Leapdragon 2016 - Aron Hsiao Was Here

I’m a young person who…  §

I’m a young person who knows exactly what life can be like for the skilled laborer who works for years at one thing, only to find that his knowledge eventually becomes obsolete.

I’m sitting here today thinking about things like the SpecInt92 performance of various Sparc implementations that I used to play with and drool over on campus, ‘alternate’ network technologies like token or arcnet or point-to-point SCSI, the sync properties of various types of pre-multisync CRT monitors, breadboarding ISA bus experiments, the limitations of the original PC BIOS, the joys of assembly language coding and the intricacies of the VAX architecture; I’m realizing that all of these things are issues of the past. In fact, knowing FORTH or how to write good C code that makes use of termcap or how to rewrite a directory in OS-9/68k or manage a LANtastic network or manage mail and news through HoneyDanBer UUCP are all useless skills these days.

In the computer world, I was once an expert. Now, I am an expert on antiquities; most of these technologies have been obsoleted. My trusty old hardcopy of the Sun Hardware FAQ hardly gets used any longer and I just sent a pile of old HP9000 workstations, helical scan and linear tape drives and fixed-frequency monitors to charity, realizing that there will never be a use for them again. I can still hold my own with lots of the second-rate techies of today when it comes to things like network deployment or security and some of the skills I have are still very much in demand — UNIX system and network administration and C/C++ come to mind…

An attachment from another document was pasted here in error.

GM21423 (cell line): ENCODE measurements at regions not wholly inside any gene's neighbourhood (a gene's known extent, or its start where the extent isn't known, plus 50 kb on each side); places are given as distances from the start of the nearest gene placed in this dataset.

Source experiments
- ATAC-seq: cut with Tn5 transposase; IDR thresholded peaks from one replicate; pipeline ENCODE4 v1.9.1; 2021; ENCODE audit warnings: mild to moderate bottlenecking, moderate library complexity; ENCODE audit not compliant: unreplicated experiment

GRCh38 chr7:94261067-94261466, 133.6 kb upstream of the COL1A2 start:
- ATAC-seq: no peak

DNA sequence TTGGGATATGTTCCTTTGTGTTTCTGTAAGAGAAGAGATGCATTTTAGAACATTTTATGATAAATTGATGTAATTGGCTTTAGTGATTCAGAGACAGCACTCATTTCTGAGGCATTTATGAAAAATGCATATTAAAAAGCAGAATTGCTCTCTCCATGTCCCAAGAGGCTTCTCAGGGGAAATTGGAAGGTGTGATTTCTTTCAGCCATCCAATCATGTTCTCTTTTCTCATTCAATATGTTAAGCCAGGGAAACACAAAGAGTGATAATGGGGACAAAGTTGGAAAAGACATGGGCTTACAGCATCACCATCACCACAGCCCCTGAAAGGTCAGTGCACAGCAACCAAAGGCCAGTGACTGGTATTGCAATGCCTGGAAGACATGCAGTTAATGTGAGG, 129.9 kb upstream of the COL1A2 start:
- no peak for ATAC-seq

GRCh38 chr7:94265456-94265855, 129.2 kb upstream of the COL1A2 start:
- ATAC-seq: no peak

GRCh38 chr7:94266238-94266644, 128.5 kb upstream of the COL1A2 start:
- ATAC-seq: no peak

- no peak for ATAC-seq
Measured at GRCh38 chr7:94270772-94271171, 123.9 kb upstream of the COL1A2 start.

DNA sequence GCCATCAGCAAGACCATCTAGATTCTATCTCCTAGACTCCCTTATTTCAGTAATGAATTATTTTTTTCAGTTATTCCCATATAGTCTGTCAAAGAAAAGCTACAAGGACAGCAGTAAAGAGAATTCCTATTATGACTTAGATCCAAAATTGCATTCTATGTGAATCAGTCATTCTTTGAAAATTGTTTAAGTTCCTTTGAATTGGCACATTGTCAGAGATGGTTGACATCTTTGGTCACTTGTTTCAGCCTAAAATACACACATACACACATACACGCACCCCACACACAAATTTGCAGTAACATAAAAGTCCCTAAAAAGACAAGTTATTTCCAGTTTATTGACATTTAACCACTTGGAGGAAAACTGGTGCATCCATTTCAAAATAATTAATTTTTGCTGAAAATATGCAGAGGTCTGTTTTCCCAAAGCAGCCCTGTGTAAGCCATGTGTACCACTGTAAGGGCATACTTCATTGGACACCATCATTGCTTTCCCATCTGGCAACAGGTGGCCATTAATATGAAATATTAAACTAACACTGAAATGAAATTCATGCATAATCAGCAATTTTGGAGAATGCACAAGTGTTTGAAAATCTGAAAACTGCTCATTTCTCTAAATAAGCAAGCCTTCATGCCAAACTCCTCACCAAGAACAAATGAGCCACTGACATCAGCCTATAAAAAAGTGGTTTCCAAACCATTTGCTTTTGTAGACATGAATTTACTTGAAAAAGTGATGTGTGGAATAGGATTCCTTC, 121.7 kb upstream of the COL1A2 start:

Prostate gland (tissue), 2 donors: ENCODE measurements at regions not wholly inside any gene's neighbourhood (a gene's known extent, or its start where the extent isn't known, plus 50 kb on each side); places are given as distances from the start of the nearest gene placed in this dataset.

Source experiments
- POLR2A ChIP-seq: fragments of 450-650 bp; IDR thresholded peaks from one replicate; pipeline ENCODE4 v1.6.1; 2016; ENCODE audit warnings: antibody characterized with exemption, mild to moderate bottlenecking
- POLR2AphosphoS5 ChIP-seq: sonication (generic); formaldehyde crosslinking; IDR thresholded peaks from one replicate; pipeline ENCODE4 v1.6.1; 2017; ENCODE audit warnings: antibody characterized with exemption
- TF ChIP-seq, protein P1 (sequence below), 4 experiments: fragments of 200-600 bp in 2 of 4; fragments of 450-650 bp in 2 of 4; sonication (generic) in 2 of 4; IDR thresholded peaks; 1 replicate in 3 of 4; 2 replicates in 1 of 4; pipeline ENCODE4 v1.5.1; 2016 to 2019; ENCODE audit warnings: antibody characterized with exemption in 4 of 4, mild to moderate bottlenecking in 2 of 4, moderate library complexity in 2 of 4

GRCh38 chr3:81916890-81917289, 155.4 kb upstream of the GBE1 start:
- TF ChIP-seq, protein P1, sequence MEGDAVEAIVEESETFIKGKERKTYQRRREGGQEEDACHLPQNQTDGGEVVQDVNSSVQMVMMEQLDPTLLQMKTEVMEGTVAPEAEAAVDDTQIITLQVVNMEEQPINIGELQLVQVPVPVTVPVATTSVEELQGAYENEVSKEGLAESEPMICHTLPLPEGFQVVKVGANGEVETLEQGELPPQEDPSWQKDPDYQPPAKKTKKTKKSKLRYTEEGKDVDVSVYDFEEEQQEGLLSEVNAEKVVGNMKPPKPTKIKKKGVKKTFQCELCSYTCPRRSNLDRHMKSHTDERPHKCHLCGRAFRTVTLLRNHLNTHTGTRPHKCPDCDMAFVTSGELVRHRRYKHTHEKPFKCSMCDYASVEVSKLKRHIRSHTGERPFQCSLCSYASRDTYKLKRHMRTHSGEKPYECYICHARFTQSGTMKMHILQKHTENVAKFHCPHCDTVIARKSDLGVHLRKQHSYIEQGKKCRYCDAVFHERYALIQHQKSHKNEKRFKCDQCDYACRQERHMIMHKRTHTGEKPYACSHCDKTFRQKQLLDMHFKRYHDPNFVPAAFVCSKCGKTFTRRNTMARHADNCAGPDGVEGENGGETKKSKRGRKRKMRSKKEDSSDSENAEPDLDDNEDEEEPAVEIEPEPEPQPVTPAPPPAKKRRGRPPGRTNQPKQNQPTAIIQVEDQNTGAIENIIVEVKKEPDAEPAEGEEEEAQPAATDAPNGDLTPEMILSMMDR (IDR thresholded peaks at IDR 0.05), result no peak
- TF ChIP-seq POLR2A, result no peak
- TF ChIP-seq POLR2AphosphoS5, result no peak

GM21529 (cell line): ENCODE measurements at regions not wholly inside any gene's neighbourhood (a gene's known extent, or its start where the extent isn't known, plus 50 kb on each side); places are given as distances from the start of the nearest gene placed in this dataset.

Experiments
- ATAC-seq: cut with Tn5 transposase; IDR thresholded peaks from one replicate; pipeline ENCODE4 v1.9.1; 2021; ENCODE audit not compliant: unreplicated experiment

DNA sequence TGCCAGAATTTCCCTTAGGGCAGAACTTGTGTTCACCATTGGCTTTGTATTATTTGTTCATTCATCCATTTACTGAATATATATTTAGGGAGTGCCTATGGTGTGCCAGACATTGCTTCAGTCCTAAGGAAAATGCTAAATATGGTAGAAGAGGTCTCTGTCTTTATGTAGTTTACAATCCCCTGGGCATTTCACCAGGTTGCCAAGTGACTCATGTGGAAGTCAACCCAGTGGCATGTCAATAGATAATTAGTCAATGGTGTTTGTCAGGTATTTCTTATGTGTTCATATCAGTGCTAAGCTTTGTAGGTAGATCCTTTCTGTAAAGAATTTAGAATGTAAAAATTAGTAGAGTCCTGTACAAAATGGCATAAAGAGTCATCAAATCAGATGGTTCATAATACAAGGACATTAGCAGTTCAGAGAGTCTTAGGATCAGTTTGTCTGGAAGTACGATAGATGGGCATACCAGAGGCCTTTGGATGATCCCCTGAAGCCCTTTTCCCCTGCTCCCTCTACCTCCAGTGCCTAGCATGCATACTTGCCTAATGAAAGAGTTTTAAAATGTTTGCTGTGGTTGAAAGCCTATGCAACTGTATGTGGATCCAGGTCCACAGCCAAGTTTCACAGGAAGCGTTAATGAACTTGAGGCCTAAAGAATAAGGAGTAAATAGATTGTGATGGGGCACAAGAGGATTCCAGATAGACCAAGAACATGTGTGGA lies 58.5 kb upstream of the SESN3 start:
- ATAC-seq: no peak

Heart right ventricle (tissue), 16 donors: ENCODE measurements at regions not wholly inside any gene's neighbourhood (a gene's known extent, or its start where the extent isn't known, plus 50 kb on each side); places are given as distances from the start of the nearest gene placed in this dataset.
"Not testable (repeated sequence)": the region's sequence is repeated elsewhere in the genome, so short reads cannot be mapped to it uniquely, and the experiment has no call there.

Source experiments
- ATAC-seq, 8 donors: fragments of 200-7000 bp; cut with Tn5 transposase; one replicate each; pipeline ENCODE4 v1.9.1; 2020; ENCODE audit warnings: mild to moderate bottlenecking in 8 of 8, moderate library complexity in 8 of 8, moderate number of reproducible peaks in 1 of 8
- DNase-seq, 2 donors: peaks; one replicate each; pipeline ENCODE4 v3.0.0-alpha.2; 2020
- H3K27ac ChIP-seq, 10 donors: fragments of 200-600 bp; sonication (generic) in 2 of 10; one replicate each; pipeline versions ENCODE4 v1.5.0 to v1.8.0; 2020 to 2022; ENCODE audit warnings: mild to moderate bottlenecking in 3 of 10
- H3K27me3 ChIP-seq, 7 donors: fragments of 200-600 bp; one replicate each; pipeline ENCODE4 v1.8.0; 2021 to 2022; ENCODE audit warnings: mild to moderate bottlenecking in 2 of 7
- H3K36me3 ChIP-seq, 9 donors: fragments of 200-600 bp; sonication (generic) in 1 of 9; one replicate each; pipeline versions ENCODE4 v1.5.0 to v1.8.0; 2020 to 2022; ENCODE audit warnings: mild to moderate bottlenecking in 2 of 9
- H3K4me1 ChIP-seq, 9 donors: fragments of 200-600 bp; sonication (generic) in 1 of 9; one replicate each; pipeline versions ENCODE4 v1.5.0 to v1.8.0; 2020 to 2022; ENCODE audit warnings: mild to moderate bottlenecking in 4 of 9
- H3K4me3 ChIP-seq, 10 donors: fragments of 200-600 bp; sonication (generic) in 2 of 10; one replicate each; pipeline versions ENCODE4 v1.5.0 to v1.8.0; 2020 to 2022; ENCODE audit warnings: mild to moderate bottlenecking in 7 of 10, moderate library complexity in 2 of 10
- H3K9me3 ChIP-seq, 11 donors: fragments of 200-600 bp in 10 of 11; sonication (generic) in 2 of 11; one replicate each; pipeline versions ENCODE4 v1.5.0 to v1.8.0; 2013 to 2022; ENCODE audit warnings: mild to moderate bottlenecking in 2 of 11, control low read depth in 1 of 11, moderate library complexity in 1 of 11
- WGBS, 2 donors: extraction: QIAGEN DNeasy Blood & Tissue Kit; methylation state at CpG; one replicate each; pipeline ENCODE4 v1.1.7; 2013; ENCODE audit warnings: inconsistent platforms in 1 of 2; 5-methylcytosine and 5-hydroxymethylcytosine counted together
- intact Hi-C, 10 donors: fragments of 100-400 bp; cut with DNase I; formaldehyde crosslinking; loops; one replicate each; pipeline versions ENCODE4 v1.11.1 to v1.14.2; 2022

But I stopped working hard to keep my skills current several years ago. As we march into an age in which massive parallelism of commodity hardware rules the day on the high end and XML and Java are the choice for nearly every kind of software deployment, I can suddenly sympathize with the fabled laid-off skilled laborer: a head full of knowledge that will eventually disapper from the face of the earth because it is no longer really needed, and a gradually widening disconnect with the technologies and young people of today…